Council Subcommittee Hears Application for Affordable Homeownership Project in Bedford-Stuyvesant

Image Rendering of proposed building at 816 Herkimer Street, Cluster 2 Image Credit: City Planning

HPD’s Open Door Program a key facet of Rochester Suydam application. On February 26, 2020, the City Council Subcommittee on Landmarks, Public Sitings and Dispositions heard the Department of Housing Preservation and Development and BJF Development’s application for the disposition of City owned property, the designation of an Urban Development Action Area and the approval of a property tax exemption under Article XI of the Private Housing Finance Law. The approval would facilitate the development of seven new buildings and 78 affordable homeownership units in the Bedford-Stuyvesant neighborhood of Brooklyn. The application was approved by the City Planning Commission on February 19, 2020. To read CityLand’s prior coverage of the Rochester Suydam project click here.

The seven proposed buildings are broken into three separate “clusters,” in a one mile radius between Fulton Street to the north, Atlantic Avenue to the south, Ralph Avenue to the east and Kingston Avenue to the west. The lots of the proposed developments are currently City-owned and vacant. Each cluster would be built according to the lot’s existing zoning designation— no rezoning is actually requested or required by the applicants or the proposed project. Cluster 1 will have two five-story buildings with ten units in each. Cluster 2 will have a four-story eight unit building, a four-story fifteen unit building, and a four-story twelve unit building. Cluster 3 would have a five-story ten unit building and a seven-story thirteen unit building. Of the 78 proposed units, 33 units are projected as one-bedroom units and 45 are projected as two-bedroom apartments.

Presenting for the applicants were Jack Heaney from the development team and Lin Zeng and Sarah Mallory from HPD. Heaney began the presentation by explaining that BJF Development is a joint venture with the Briarwood Organization, Fulcrum Architecture and Joe NYC. In describing the project, Heaney stated, “In a neighborhood where affordable homeownership opportunities are rare, HPD and the development team are excited about this project as it provides a unique opportunity to develop long-standing vacant and unutilized City-owned land with much needed affordable housing units.”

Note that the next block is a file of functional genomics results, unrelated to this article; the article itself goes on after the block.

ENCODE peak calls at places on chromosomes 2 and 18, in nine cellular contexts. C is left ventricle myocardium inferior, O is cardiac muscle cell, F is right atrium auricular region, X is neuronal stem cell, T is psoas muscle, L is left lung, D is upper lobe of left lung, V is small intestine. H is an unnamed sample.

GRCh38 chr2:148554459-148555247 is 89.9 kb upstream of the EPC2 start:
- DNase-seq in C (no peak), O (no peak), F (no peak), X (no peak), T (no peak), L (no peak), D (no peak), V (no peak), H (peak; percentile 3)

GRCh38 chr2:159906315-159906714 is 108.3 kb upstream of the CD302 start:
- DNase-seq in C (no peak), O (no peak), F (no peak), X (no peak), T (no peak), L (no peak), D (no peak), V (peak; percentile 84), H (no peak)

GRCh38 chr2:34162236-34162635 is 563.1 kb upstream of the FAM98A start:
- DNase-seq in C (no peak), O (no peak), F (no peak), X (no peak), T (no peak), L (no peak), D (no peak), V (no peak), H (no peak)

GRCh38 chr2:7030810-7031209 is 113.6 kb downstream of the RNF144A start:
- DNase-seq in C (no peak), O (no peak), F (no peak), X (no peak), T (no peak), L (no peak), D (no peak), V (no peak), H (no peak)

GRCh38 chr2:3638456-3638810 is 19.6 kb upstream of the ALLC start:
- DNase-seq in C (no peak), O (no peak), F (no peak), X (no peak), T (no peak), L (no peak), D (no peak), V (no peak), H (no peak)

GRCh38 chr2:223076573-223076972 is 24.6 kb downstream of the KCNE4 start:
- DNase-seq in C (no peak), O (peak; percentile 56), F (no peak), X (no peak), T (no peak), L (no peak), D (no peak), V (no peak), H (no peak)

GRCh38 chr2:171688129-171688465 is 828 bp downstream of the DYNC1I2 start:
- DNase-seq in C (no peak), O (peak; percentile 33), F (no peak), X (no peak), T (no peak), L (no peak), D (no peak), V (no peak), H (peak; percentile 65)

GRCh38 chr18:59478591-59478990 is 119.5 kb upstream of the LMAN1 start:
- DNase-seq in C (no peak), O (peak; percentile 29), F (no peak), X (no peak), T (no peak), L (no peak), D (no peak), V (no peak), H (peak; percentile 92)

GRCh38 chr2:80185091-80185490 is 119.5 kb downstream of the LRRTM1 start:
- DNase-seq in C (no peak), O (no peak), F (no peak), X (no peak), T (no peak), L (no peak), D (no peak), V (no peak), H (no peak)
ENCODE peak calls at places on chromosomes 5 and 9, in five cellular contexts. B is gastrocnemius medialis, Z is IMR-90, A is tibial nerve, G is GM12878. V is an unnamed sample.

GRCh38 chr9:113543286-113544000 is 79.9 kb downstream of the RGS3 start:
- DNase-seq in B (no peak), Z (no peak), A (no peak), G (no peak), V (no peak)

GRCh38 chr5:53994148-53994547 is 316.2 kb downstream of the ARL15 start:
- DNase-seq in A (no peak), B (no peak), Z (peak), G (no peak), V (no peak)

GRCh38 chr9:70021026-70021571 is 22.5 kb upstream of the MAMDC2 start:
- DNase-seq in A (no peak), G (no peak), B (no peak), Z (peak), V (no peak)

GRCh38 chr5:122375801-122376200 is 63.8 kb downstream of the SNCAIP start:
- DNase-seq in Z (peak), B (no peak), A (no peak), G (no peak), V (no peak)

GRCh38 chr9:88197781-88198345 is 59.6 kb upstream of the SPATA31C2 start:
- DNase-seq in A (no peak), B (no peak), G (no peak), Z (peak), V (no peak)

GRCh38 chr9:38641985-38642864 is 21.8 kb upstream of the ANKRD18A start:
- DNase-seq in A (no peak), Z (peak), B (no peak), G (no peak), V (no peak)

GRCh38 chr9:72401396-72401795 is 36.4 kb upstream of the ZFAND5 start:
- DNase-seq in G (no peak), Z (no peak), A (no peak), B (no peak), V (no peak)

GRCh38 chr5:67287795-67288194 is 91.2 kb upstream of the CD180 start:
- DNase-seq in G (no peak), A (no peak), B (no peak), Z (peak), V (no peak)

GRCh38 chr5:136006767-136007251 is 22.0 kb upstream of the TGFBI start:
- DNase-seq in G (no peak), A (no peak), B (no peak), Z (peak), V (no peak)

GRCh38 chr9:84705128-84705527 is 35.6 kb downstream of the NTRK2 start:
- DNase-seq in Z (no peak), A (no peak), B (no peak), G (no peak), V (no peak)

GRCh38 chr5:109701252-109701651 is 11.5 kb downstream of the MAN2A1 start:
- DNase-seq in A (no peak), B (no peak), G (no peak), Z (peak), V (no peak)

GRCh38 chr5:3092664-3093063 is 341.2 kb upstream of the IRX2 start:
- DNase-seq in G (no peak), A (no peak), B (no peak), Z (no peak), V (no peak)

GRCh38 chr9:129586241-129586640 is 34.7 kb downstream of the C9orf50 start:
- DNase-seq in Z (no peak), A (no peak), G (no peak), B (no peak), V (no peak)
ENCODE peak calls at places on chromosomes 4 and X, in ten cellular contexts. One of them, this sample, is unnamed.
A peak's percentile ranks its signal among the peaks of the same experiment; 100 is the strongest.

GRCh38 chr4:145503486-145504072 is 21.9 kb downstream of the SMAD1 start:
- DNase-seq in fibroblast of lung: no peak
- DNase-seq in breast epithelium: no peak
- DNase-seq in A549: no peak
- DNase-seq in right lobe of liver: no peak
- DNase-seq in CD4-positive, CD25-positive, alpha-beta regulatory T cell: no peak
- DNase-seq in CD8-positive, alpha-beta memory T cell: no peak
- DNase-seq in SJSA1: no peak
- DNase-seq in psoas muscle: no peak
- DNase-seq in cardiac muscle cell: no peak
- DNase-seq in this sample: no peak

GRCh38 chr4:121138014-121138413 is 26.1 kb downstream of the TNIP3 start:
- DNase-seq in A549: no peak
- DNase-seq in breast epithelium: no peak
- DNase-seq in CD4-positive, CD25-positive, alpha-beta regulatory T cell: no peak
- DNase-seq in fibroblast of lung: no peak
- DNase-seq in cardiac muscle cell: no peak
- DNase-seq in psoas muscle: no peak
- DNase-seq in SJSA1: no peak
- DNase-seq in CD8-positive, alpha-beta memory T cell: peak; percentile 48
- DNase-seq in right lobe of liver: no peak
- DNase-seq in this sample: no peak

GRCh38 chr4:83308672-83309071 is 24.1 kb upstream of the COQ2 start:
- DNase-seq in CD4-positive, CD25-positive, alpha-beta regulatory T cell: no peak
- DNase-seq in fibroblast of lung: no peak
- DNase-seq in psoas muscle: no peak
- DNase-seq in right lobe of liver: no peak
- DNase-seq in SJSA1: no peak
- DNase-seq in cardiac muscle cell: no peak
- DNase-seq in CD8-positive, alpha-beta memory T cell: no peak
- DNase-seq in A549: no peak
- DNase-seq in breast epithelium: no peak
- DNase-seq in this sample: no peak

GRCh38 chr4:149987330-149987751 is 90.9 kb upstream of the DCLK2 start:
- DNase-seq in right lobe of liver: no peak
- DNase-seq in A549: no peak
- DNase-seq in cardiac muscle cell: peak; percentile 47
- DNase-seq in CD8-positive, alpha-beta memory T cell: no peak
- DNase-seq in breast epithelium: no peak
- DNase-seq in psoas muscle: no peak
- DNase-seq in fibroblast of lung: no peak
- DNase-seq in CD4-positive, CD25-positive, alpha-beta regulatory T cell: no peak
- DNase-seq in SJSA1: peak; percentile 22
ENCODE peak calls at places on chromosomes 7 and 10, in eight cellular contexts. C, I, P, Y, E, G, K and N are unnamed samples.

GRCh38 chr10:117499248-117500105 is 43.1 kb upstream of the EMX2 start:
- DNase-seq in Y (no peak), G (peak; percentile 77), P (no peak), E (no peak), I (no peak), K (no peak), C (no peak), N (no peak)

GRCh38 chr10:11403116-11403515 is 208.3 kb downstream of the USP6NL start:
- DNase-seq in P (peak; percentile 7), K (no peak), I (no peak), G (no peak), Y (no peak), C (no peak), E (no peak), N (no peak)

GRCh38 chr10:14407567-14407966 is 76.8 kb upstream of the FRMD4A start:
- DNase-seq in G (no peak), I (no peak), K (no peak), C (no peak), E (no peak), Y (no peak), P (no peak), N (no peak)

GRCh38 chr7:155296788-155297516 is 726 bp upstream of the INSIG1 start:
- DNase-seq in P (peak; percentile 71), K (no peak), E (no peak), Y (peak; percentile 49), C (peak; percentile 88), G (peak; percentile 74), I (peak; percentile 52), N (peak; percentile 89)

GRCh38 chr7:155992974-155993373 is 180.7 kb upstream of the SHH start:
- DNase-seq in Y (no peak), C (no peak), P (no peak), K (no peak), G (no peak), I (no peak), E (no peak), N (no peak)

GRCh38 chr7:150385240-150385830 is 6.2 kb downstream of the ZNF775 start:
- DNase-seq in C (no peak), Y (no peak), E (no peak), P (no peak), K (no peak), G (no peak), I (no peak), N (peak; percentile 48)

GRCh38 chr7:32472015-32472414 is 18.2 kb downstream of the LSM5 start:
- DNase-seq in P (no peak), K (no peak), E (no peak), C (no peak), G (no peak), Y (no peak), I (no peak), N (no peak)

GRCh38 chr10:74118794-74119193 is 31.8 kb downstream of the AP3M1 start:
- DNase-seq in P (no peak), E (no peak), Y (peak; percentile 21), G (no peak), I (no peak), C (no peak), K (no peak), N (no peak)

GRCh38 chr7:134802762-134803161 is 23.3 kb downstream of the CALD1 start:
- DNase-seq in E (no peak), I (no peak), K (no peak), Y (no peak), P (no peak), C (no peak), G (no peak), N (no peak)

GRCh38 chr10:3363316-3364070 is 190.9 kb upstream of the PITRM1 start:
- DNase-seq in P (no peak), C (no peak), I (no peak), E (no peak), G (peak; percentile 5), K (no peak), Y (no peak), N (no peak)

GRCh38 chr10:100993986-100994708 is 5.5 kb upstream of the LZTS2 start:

The development of the cooperative units will occur under HPD’s Open Door Program which helps fund new construction of cooperative and condominium buildings for moderate to middle-income individuals and families. Here, the project will be marketed to households from 80 percent Area Median Income to 110 percent Area Median Income. For a family of three, 80 percent AMI equates to approximately $76,880 per year.  According to Heaney “the majority [of units] will be two-bedrooms ranging from 80 to 100 percent AMI with more than one third set between 80 and 90 percent AMI.” Heaney added the one-bedrooms will range from $209,000 to $366,000 and the two-bedrooms will range from $254,000 to $452,000. As part of the Open Door Program, owners will be required to be owner-occupants of the units for the length of the regulatory period (40 years) and will have resale restrictions. The resale restrictions limit the homeowner to 2 percent appreciation per year of occupancy, and a mandate the homeowner to sell to a household within the project’s income limit.

Cluster Map Image Credit: City Planning

Contemplating the project’s overall affordability, HPD is also requesting approval of an Article XI tax exemption. The tax exemption will benefit the cooperative shareholders and run for the same 40 years as the Open Door regulatory period. According to the application team the tax benefit is approximately $1,918,968 with a net present value of $24,602. The requested Urban Development Action Area Project (“UDAAP”) designation also provides a tax emption as the development is for housing on formerly City-owned land.

Council Member I. Daneek Miller who represents District 27 in Queens had multiple questions for HPD regarding the Open Door Program and the marketing of the units. HPD explained the Open Door Program to the Council Member and stated that it is fairly new, having launched in 2018. Regarding the marketing of the units, the team said there will be a preference for the Bedford-Stuyvesant residents. The application team stated that the developers will work with their HDFC sponsor, New York Housing Partnership, who has over 30 years of experience marketing affordable house units. HPD also offered access to their Housing Ambassador program to assist in marketing the units.

Subcommittee Chair Adrienne E. Adams of District 28 in Queens commented on HPD’s recent efforts in Brooklyn, recognizing this project was too part of the agency’s trend of “creative planning” efforts. During Council Member Adams’ questioning she ascertained that the developers hoped to close on the properties by the end or summer or fall of 2020, construction would take approximately 24 months and it would take another 12 months to complete unit sales.

The Subcommittee is expected to vote on the application in the coming weeks.

By: Jason Rogovich (Jason Rogovich is the CityLaw Fellow and New York Law School Graduate, Class of 2019)



Leave a Reply

This site uses Akismet to reduce spam. Learn how your comment data is processed.